‘I have nothing to doe but work and read my Eyes out,’ complained Anne Vernon in 1734, writing from her country residence in Oxfordshire to a friend in London. She and her circle of correspondents (who included Mary Delany, the artist and bluestocking) swapped rhyming jokes, ‘a Dictionary of hard words’, and notes on what they were currently reading. Their letters are suggestive of the boredom suffered by women of a certain class, constrained by social respectability and suffering the restlessness of busy but unfulfilled minds.
But that’s not their interest for Abigail Williams in this fascinating study of habits of reading in the Georgian period. Her quest is rather to discover how they read, in which room of the house, who with, out loud or alone and silently, as entertainment or education. A professor of English literature at Oxford University, she has turned her attention away from the content of books to focus on the ways in which that content is received and appreciated.
How books are read is as important as what’s in them, argues Williams persuasively, and her book charts her exhaustive forays into a multiplicity of sources, reading between the lines of diaries, letters and library records to glean an understanding of ‘what books have meant to readers in the past’. It has long been thought, for instance, that the print revolution of the 18th century resulted in a shift from oral to silent reading, from shared reading to indulging in a book of one’s own, as books became more available to a wider range of people while leisure time also increased. But, says Williams, such a clear-cut transition is difficult to trace.
On the contrary, reading aloud remained as popular as it had ever been because it was sociable and gave participants a glancing acquaintance with books that might otherwise take weeks to read (such as Samuel Richardson’s five-volume novel Clarissa or be beyond the budget of a housemaid or stonemason. Sharing of books and communal reading staved off the boredom of long, dark winter nights while at the same time providing opportunities for self-improvement. (The Margate circulating library, we discover, had 600 sermons in its collection.)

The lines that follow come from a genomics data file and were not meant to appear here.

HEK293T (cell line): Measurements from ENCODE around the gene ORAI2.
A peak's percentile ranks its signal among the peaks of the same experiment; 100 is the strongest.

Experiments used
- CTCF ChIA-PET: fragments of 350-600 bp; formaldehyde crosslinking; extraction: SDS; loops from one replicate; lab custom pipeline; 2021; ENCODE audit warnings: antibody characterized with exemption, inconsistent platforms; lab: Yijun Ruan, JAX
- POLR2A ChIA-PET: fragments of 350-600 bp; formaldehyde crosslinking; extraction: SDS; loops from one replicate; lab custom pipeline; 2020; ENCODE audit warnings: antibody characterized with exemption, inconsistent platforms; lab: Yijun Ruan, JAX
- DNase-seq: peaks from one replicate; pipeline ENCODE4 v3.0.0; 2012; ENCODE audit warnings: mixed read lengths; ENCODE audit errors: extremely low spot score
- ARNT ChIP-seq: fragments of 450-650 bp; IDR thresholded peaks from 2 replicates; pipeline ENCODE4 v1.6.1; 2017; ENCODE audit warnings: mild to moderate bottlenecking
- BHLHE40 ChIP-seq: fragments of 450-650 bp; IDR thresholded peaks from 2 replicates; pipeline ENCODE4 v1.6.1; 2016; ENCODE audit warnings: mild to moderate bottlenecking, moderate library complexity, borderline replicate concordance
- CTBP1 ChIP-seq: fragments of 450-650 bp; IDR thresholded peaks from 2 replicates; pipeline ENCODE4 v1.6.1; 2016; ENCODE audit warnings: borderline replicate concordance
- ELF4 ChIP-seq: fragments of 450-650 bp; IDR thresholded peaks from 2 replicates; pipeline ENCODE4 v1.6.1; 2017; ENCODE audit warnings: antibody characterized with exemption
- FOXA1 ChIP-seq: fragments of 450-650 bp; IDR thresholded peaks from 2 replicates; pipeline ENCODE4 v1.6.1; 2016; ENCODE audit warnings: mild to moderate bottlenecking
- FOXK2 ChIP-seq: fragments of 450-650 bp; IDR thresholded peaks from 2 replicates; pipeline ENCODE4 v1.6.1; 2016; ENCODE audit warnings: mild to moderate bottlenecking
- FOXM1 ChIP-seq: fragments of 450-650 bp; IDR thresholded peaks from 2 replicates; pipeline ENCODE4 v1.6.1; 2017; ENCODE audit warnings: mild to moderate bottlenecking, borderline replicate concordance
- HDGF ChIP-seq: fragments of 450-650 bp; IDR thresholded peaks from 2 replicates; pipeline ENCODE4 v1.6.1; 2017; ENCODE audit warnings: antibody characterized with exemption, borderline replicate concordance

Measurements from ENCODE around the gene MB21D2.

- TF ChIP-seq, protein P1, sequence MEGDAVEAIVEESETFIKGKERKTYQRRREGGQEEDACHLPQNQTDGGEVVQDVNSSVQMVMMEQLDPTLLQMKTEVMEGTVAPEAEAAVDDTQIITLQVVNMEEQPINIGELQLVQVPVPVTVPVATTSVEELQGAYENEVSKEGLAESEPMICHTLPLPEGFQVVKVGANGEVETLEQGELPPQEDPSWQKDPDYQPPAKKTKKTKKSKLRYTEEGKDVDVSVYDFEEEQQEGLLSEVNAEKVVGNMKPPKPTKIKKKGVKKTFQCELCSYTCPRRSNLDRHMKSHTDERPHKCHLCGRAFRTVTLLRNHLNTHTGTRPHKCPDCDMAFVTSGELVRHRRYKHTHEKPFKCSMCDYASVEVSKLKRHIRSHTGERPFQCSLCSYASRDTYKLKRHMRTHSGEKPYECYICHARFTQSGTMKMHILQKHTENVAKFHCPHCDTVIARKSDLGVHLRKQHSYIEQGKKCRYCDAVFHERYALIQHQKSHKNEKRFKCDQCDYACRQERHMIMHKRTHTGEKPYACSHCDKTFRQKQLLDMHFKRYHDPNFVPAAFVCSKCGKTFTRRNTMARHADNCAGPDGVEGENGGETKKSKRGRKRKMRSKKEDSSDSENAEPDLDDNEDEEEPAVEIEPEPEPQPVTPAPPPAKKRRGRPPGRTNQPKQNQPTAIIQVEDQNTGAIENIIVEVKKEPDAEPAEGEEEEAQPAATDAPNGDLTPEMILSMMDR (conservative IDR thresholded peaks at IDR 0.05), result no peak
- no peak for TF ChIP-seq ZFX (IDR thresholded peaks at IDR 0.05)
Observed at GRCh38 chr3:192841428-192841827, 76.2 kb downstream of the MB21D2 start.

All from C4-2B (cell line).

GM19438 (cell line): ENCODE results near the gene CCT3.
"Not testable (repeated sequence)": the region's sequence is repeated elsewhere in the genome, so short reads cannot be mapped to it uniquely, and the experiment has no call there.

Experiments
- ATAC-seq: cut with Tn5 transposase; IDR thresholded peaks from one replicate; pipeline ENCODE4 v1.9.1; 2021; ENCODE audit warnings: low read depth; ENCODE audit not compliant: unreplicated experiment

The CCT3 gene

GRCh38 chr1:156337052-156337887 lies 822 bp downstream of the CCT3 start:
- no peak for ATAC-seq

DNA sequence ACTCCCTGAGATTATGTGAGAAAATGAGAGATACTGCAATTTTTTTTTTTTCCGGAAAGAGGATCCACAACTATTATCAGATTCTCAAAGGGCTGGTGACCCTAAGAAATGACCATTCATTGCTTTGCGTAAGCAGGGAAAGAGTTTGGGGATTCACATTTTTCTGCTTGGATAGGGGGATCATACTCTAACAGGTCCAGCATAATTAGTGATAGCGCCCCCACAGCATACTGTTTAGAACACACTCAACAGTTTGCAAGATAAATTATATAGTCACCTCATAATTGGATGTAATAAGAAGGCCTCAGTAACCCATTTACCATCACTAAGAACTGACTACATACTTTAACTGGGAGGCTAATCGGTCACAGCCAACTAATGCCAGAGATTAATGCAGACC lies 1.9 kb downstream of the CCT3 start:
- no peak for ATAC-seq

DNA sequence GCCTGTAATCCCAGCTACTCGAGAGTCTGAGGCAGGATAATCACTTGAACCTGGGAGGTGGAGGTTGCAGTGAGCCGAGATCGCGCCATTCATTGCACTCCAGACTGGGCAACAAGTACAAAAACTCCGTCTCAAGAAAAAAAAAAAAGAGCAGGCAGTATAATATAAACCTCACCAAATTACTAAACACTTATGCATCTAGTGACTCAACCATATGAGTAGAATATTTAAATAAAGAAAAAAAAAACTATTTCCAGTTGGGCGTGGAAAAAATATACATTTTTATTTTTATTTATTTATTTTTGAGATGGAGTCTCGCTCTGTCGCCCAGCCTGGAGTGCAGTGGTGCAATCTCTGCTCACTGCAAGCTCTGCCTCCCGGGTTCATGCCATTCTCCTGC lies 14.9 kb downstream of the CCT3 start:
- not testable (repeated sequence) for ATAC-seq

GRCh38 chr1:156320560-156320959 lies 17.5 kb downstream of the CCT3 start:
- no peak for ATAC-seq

Reading out loud was also encouraged as a defence against the ‘seductive, enervating dangers’ of sentimental novels, and the ‘indelicacy’ of certain plays. Like the nine o’clock watershed or the internet filter, suggests Williams, reading in company was an attempt to ensure that young people were not corrupted by too much acquaintance with writers like Shakespeare. Thomas Bowdler’s Family Shakespeare, subtitled ‘in Which Nothing is Added to the Original Text but those Words and Expressions are Omitted Which Cannot with Propriety be Read Aloud in a Family’, was extremely popular in spite of, or rather because, ‘objectionable expressions’ and ‘redundant’ passages had been removed.
We might think our multimedia habits of channel-surfing while reading Twitter and replying to emails are evidence of our advanced 21st-century brain capacity and powers of attention amid chaotic busyness. But here we find Mary Delany recommending James Boswell’s Tour of the Hebrides as an excellent book to listen to while doing knotting work. Hairdressing and powdering in this age of wigs was often a good time to catch up on the latest novel — the bindings of books once owned by circulating libraries are often ‘cracked by quantities of powder, and pomantum between the leaves’. Servants, too, were often part of the reading experience, Hester Thrale noting in her diary that her maid listened in while she read from the original Spectator to her daughters.
Not only were abridged collections, such as Bowdler’s edition, produced to satisfy the demand for plays that could be staged at home (illustrated costume suggestions and acting directions were often included), but also shortened versions of novels were printed in magazines, in serial form, as folded pamphlets, while favourite scenes and passages were collected into volumes of ‘Beauties’ (75 per cent of the surviving copies of Robinson Crusoe are abridgements). At the same time Spouting Clubs emerged, where tradesmen and merchants could practise reading verses and passages from books following the advice of newly published books on elocution and delivery: ‘The Mouth should not be writh’d, the Lips bit or lick’d, the Shoulders shrugg’d, nor the Belly thrust out.’
On 1 July 1780 Anna Larpent read from four different books in a single day with four different people. None of them will have heard more than a small portion of the whole book. Sampling, excerpting, reading again were common practice as readers moved between different genres. But Williams begins by quoting from the journal of Dorothy Wordsworth, who after that famous afternoon walk in April 1802 when she and her brother came upon the daffodils dancing in the breeze later went into a tavern for refreshment. There, she and William found a pile of books and spent the rest of the day drinking tots of warm rum and reading together from a volume of Congreve — a single journal entry illustrating how poetry was made but also how literature was best enjoyed, impromptu, in company, at leisure.
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